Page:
At this point, if I get sick, the code doesn't move much. If I were permanently disabled, this someone else could take over. I have people contribute bugs, tests, and other things fairly often. If you had to temporarily work on the code base and weren't familiar with the background of the project, I would say you'd be lost. It's just not the sort of thing that you can start tweaking things here and there so easily, because almost everything that needs changing is a matter of addressing architectural or serious questions that require you to really understand the project. Because of the way the code is written, there's basically no "code monkey" type work. That means that you only do meaningful work, but it also means that only people who are knowledgeable architects can work on the code. You can imagine the same thing in other code bases. Imagine that you didn't need any of your lower-level programmers anymore for work because there was nothing for them to do. Now imagine how the bus factor changes on the code when only your chief architects are necessary for working on that code base. That's very nice in one dimension, but it does create quite a different picture.

You're right about the code examples. I figure that people were already posting some code snippets. I wanted to give the big ideas rather than any specifics. The reason for this is basically that if you take any single line of code out of context, it's a bit hard to explain why I'm doing the things that I'm doing. It's very much a macro design, which is why I am offering the live session to go through. It's sort of, but not quite, an "all or nothing" thing. if you let me sit down with you and go through the entire code base, then I can explain how it all fits together and why things are the way they are, but if you just take a single piece of code out, you're missing the picture.

If I took a single compiler pass, out, for instance, you'd have between 1 and 12 lines of code to look at. I could explain a few features, but how would I explain that when you look at this piece of code you're able to see it entirely in context? Well, I can't, because the code it completely out of context at that point. Or what about demonstrating how the naming conventions exhibit structure informative regularity? Again, I can't, because that's a visual design element of the code. It's something you have to "see" by looking at the whole painting as it were.

The naming convention is actually a great example. Out of context, there's apparently no rhyme or reason to it. But in context, it forms a key component to the visual regularity and continuity throughout the code. The names are an important part of how you can see the structure of the code. It helps to orient you in the big pie. But if I were to quote a single line here, there's now pie to look at, no sky to navigate by. It's just a single constellation. By analogy, it does less good to say, here's the Big Dipper, it's useful. But why? Because it's easy to find amidst the context of starts and its shape helps you to find the North Star. But on its own it doesn't seem as valuable. At that point it is just another constellation. The same thing happens with this code.

So I'll go through and explicate it all in detail in the live session, where I can provide the "painting" and workflow in its entire so people can see how it works. Then you can see how my comments here match up with the code.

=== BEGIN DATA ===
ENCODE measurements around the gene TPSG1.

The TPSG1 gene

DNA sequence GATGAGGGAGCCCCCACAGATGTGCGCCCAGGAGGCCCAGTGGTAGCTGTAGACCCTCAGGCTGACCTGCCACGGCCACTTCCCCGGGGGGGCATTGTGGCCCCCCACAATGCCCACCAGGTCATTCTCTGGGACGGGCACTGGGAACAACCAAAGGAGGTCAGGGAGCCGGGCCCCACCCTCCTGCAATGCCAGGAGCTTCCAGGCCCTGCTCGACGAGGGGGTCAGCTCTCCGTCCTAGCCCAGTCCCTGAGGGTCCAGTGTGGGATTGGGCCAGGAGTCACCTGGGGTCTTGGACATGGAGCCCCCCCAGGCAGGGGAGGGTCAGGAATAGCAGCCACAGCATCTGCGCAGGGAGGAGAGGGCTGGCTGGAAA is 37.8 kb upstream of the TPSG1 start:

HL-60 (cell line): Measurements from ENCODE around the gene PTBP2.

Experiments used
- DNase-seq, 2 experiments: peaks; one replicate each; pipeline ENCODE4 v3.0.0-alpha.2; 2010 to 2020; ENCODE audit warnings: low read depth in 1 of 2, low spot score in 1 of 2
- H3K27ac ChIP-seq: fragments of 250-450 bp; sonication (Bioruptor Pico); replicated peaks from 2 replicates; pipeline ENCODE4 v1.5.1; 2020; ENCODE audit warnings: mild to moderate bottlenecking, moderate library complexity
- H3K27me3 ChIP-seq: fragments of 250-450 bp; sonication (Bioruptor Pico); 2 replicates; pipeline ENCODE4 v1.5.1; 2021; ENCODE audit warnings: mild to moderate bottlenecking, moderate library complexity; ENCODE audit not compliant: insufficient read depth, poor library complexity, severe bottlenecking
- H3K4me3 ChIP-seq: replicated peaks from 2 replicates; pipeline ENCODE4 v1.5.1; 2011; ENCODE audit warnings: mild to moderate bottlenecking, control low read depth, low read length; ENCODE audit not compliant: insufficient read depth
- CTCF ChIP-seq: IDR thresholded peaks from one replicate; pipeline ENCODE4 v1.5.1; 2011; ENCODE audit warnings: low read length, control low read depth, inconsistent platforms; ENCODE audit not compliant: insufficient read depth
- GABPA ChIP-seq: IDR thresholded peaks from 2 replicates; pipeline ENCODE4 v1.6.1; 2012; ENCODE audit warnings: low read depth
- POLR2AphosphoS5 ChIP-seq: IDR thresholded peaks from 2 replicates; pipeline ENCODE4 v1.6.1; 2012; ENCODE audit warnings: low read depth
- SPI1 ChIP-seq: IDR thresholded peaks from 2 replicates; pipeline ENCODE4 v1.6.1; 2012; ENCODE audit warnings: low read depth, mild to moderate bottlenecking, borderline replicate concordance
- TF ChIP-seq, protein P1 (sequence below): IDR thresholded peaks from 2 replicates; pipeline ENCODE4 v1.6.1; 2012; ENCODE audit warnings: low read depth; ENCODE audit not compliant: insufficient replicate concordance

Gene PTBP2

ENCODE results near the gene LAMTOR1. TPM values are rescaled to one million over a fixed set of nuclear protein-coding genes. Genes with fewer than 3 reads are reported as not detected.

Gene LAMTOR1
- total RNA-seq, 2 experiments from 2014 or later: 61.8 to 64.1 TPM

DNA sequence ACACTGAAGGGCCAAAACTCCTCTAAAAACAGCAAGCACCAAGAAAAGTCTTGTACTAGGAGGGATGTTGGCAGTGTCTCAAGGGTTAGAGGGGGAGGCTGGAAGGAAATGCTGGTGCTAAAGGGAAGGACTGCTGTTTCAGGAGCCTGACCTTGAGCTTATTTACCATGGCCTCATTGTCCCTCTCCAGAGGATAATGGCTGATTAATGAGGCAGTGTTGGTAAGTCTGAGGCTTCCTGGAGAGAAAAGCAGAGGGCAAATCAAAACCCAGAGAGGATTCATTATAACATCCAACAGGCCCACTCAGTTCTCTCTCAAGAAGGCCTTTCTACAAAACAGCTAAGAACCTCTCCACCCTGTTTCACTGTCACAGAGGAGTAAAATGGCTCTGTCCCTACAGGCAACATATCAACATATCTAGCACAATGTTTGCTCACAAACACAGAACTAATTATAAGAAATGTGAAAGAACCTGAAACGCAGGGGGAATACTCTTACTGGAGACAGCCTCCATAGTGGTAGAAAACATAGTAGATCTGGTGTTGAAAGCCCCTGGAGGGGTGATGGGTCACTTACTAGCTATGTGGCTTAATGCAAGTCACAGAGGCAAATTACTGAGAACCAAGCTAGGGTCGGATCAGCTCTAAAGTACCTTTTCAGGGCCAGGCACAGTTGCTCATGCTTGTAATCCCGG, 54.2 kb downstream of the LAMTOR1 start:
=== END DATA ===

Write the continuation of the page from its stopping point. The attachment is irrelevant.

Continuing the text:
Something that might be worthwhile to consider is the fact that someone who wants to make a change, only needs to look at a small program instead of a large program.

In the large program case, the programmer feels like they can cross-cut it, install some duplication, and yes: get their change done faster, but at a cost of making the program bigger.

But in the small-program case, you only pay the cost of learning the codebase when you add a new programmer to it -- something that happens very infrequently. Your program stays small, and you gain all the benefits therein (faster, fewer bugs, and so on).

This is really admirable stuff and I share this kind of goal even though I'm not working in APL style at this time, though I understand the appeal of shifting in that direction as more of the code gets abstract - and it necessarily should be so abstract if you're trying to maximize the simplicity. I believe most codebases suffer from prematurely abstracting with the easy stuff built in the source language(classes, generics, etc), and then not having the abstraction they really need when it's necessary, and being too tangled up to build it.

The only problem is that I don't know where to start if I wanted to study what you're doing and take notes. Those millions of lines of changes are still lurking in the background as building blocks for an overall understanding.

The live session would be the first start, obviously, but you can also see the Publications area of the README:


Some of that deals with the micro and some with the macro level ideas, but there are some key elements in those that will be necessary to appreciate the whole thing.

Don't complain that Chinese is ugly and unreadable just because you speak English as your native tongue.

That's a great counterargument, and one I fully agree with. I've noticed that over the years, there has been a growing trend of promoting "readable, maintainable, clean, insert-fashionable-adjective-list-here code" which really amounts to a lower-common-denominator, dumbing-down perspective of how software should be written. In their perspective, code that someone does not immediately understand is "bad", seemingly regardless of how much (or little) knowledge that someone possesses. I think this is ultimately a harmful trend.